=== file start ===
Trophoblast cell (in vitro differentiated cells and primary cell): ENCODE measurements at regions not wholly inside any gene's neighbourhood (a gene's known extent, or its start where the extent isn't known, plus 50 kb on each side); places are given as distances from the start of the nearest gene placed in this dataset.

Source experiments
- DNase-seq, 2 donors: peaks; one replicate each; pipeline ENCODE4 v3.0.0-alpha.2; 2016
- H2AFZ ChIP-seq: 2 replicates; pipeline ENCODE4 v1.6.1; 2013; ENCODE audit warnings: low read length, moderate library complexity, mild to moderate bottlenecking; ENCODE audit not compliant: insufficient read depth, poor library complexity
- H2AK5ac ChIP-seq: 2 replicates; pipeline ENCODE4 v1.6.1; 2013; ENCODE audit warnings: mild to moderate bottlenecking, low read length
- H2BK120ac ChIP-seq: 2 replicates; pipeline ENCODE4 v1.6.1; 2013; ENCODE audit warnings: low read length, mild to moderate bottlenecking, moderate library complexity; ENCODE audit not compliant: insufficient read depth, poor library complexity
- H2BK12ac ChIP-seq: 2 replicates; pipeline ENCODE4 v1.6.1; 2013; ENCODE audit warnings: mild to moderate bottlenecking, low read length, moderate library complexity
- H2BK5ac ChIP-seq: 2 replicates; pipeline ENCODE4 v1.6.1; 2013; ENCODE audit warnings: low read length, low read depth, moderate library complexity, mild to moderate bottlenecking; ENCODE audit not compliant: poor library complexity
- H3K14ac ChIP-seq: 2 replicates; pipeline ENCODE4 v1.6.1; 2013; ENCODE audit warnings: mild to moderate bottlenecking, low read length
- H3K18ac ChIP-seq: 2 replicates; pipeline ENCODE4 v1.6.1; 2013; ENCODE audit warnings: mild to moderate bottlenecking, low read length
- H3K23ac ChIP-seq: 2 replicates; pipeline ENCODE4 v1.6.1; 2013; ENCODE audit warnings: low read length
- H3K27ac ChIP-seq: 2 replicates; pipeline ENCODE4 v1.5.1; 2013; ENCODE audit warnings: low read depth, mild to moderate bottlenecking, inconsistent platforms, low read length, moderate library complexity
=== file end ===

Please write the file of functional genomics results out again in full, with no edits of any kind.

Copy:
Trophoblast cell (in vitro differentiated cells and primary cell): ENCODE measurements at regions not wholly inside any gene's neighbourhood (a gene's known extent, or its start where the extent isn't known, plus 50 kb on each side); places are given as distances from the start of the nearest gene placed in this dataset.

Source experiments
- DNase-seq, 2 donors: peaks; one replicate each; pipeline ENCODE4 v3.0.0-alpha.2; 2016
- H2AFZ ChIP-seq: 2 replicates; pipeline ENCODE4 v1.6.1; 2013; ENCODE audit warnings: low read length, moderate library complexity, mild to moderate bottlenecking; ENCODE audit not compliant: insufficient read depth, poor library complexity
- H2AK5ac ChIP-seq: 2 replicates; pipeline ENCODE4 v1.6.1; 2013; ENCODE audit warnings: mild to moderate bottlenecking, low read length
- H2BK120ac ChIP-seq: 2 replicates; pipeline ENCODE4 v1.6.1; 2013; ENCODE audit warnings: low read length, mild to moderate bottlenecking, moderate library complexity; ENCODE audit not compliant: insufficient read depth, poor library complexity
- H2BK12ac ChIP-seq: 2 replicates; pipeline ENCODE4 v1.6.1; 2013; ENCODE audit warnings: mild to moderate bottlenecking, low read length, moderate library complexity
- H2BK5ac ChIP-seq: 2 replicates; pipeline ENCODE4 v1.6.1; 2013; ENCODE audit warnings: low read length, low read depth, moderate library complexity, mild to moderate bottlenecking; ENCODE audit not compliant: poor library complexity
- H3K14ac ChIP-seq: 2 replicates; pipeline ENCODE4 v1.6.1; 2013; ENCODE audit warnings: mild to moderate bottlenecking, low read length
- H3K18ac ChIP-seq: 2 replicates; pipeline ENCODE4 v1.6.1; 2013; ENCODE audit warnings: mild to moderate bottlenecking, low read length
- H3K23ac ChIP-seq: 2 replicates; pipeline ENCODE4 v1.6.1; 2013; ENCODE audit warnings: low read length
- H3K27ac ChIP-seq: 2 replicates; pipeline ENCODE4 v1.5.1; 2013; ENCODE audit warnings: low read depth, mild to moderate bottlenecking, inconsistent platforms, low read length, moderate library complexity